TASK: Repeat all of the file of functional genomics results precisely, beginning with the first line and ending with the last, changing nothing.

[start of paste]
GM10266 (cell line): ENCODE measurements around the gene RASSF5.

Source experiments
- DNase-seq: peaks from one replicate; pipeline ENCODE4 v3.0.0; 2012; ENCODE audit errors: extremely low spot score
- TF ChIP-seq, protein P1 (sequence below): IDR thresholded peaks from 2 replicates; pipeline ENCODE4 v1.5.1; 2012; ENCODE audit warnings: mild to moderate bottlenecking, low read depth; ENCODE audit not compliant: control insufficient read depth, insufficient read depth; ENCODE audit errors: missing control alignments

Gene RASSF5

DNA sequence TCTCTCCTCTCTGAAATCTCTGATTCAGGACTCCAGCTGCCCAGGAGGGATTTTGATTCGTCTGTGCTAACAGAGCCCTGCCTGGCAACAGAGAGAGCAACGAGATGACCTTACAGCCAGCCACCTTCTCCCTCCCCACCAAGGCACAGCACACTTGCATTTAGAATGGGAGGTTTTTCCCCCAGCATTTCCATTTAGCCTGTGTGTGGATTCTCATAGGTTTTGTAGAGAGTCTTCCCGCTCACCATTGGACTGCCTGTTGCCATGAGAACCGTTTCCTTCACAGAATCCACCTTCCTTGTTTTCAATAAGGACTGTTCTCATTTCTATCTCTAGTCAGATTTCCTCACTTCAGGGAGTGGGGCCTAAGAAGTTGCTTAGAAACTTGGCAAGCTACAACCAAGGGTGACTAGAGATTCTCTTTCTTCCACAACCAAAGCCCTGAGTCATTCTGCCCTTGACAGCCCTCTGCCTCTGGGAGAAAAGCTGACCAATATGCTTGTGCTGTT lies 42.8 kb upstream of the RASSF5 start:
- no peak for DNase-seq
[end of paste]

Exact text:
GM10266 (cell line): ENCODE measurements around the gene RASSF5.

Source experiments
- DNase-seq: peaks from one replicate; pipeline ENCODE4 v3.0.0; 2012; ENCODE audit errors: extremely low spot score
- TF ChIP-seq, protein P1 (sequence below): IDR thresholded peaks from 2 replicates; pipeline ENCODE4 v1.5.1; 2012; ENCODE audit warnings: mild to moderate bottlenecking, low read depth; ENCODE audit not compliant: control insufficient read depth, insufficient read depth; ENCODE audit errors: missing control alignments

Gene RASSF5

DNA sequence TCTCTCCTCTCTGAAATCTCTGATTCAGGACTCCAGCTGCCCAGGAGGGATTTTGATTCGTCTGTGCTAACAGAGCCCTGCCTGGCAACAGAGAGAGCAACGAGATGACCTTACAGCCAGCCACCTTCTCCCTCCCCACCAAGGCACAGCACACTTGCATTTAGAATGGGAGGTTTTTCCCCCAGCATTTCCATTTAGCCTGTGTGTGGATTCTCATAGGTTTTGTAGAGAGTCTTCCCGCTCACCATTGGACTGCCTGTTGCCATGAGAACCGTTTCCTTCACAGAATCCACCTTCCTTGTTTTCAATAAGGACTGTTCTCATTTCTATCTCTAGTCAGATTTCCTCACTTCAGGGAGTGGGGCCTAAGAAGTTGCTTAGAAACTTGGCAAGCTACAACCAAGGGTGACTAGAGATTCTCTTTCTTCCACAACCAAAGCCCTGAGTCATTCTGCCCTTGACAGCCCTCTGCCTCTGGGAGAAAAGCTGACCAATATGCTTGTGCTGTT lies 42.8 kb upstream of the RASSF5 start:
- no peak for DNase-seq